I grew up reading Peanuts cartoons, and I always appreciated Charles Schulz’s gentle humor and the interactions of different characters. Each of the characters was very different, but you could tell they all liked each other.
Even Fuss Budget Lucy.
Have you ever seen You’re a Good Man, Charlie Brown (affiliate link)? I was lucky enough to be in that musical in high school. It says a lot about friendship and about how simple it can be.
This past month, well months really, I’ve been thinking a lot about friendship with everything going on. So, here’s the lessons I’ve learned from Peanuts and Charles Schulz.
You don’t have to be the same to be friends
The Peanuts characters are all different. Snoopy is a dog, Linus carries a blanket, Charlie Brown is insecure, Lucy is a bit of a bully, Peppermint Patty is over the top confident. But, they are all friends.
Among my friends, one is a naturalist and a racer. She loves to go running 10 miles. All of her food is organic if she can manage, and she buys raw milk. Another friend likes zombie movies and has a somewhat dark sense of humor and likes those end of the earth scenarios. I could go on for quite a while about the differences.
But it’s those differences which help us each brings something to the story.It’d be boring if we were all robots.
It’s okay to fight sometimes
In today’s society, we have put a high value on tolerance. But, as its’ interpreted it’s not we disagree, but get along, it’s you have to say my decisions are okay even if you think I’m wrong.
This leads to lots of problems. Charles Schulz created characters who had tiffs, but at the end of the day still got along.
The song I included at the beginning comes at the end of the musical. After Charlie Brown has been disgraced for losing a baseball game. After Lucy and Charlie Brown have fought over how to teach her little brother. After Snoopy and Linus have fought over Linus’ blanket. After Schroeder and Lucy have disagreed on her plans for his life.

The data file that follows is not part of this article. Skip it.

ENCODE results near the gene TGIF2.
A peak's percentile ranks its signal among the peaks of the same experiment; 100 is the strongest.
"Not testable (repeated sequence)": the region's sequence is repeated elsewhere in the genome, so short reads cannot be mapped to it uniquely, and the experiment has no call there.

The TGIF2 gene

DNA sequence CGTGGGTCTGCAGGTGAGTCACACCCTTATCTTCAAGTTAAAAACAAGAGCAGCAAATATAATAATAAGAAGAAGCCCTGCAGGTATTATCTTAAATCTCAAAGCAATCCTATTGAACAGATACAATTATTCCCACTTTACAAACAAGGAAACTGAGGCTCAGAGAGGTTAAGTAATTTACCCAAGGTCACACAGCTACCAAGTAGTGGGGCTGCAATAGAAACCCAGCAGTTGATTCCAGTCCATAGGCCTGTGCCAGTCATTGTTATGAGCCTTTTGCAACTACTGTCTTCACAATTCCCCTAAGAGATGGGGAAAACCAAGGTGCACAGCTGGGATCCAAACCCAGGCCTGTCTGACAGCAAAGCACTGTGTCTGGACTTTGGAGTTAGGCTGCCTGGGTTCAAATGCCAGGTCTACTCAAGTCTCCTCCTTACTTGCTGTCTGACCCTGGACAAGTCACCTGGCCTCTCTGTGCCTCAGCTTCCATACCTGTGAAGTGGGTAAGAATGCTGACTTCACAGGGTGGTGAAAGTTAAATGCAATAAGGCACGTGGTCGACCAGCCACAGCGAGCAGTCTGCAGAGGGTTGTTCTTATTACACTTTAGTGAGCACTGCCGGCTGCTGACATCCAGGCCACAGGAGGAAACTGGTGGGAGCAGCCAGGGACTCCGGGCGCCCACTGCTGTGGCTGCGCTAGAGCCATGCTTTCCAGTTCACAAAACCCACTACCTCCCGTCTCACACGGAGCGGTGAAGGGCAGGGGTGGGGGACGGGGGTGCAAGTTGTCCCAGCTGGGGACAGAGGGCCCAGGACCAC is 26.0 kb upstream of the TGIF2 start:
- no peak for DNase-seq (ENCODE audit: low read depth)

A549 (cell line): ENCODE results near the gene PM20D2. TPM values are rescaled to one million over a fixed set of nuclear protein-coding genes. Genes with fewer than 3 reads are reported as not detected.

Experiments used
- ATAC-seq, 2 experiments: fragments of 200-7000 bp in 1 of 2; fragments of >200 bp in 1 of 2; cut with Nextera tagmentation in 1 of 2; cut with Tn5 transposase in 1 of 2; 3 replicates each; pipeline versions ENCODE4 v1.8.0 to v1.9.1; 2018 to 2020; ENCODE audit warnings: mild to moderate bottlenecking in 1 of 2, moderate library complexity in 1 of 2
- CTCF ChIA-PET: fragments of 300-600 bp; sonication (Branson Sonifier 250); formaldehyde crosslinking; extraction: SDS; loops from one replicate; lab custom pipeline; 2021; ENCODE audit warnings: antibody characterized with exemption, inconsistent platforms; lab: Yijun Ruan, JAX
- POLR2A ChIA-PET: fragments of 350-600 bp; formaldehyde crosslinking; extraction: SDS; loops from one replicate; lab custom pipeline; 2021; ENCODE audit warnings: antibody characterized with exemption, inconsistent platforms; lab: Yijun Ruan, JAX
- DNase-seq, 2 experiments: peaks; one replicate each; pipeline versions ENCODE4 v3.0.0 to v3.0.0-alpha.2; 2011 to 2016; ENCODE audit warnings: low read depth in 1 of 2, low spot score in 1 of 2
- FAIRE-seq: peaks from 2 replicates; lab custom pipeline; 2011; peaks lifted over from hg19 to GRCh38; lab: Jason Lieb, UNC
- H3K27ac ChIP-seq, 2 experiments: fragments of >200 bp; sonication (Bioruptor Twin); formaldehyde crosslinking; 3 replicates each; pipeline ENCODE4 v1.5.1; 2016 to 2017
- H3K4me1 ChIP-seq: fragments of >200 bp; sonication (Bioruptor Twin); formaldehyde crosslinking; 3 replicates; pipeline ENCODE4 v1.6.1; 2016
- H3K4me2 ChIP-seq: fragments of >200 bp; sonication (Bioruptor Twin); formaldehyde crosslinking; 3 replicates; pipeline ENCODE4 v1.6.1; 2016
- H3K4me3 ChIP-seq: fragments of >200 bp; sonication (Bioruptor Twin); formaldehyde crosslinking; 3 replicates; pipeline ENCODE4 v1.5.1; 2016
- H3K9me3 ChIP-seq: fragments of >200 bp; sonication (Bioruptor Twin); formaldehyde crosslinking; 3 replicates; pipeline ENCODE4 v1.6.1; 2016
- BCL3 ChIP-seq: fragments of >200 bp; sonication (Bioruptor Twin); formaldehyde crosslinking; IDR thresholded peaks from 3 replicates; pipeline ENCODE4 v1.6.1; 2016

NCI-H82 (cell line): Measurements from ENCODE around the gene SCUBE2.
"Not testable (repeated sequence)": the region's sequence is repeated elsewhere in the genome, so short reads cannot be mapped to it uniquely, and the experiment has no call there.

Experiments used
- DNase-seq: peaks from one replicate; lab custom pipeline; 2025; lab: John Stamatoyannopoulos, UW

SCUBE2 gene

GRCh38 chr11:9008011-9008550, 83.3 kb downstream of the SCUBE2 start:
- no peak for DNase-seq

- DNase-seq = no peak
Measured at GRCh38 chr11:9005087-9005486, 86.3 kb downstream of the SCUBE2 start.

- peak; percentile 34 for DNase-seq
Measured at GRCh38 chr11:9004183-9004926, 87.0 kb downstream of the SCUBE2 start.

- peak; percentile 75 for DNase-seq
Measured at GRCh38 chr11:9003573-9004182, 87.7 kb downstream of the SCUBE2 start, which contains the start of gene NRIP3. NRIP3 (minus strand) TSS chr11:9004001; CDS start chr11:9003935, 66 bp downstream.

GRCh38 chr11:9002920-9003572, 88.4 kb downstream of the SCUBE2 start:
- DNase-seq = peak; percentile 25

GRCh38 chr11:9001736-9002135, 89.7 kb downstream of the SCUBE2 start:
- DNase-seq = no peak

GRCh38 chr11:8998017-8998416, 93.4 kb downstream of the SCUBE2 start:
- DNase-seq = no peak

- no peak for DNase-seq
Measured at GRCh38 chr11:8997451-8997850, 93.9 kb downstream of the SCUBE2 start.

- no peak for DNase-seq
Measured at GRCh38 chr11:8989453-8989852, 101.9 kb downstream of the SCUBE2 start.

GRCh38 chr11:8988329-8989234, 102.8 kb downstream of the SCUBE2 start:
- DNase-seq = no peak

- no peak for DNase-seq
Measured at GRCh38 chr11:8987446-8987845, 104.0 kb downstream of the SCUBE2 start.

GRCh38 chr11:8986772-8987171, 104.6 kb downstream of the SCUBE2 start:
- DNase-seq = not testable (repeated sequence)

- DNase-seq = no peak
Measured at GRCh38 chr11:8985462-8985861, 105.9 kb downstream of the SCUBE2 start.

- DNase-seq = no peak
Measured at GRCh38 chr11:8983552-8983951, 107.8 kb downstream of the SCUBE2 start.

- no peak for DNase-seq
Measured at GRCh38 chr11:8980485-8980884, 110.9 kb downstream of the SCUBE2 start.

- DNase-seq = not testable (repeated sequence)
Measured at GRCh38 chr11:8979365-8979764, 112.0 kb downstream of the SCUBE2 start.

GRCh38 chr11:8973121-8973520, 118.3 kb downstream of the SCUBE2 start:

But, at the end of the day, they can still agree they are friends. It’s okay to fight sometimes.
Age and distance don’t matter in friendship
Linus is Lucy’s younger brother, yet is Charlie Brown’s best friend. Peppermint Patty lives across town from everyone else, yet they remain friends.
In real life, it’s hard to stay friends as young kids across different age ranges. Your interests change and it becomes hard to stay friends. But, as adults, it doesn’t really matter what age you are. Do you get along? Do you share common interests?
Distance for me is more difficult. I know friendships can flourish and thrive long distance. I’ve gained many great friends online who I’ve never met in real life. I’ve emailed with them, talked on the phone with one or two of them, and dreamed about meeting them in real life.
I struggle with the person I know in real life, but is about to move. Two of my best friends are about to move to Iowa. I’ve tried to convince them it’s a horrible idea and Iowa is going to be infested by zombies, but they’re not believing it. Sigh, so I’m going to be entering a new phase of friendship with them.
I don’t really like it, but I know things will survive and be fine.
I guess, ultimately, that’s what this post is about. I will be fine, and our friendships will grow and turn in a new direction.
So, thanks for listening to me ramble about my friendship lessons from Charles Schulz.
There are more birthday lessons from the other ladies at iHomeschool Network (and most of them are much less introspective than mine). Gah, I’m too tired and overly emotional right now.
I’m heading off in a few hours on a grand vacation with no internet access. I’ve got some posts scheduled. I REMEMBERED to get someone to watch the dog. So, if you don’t hear from me, you know why.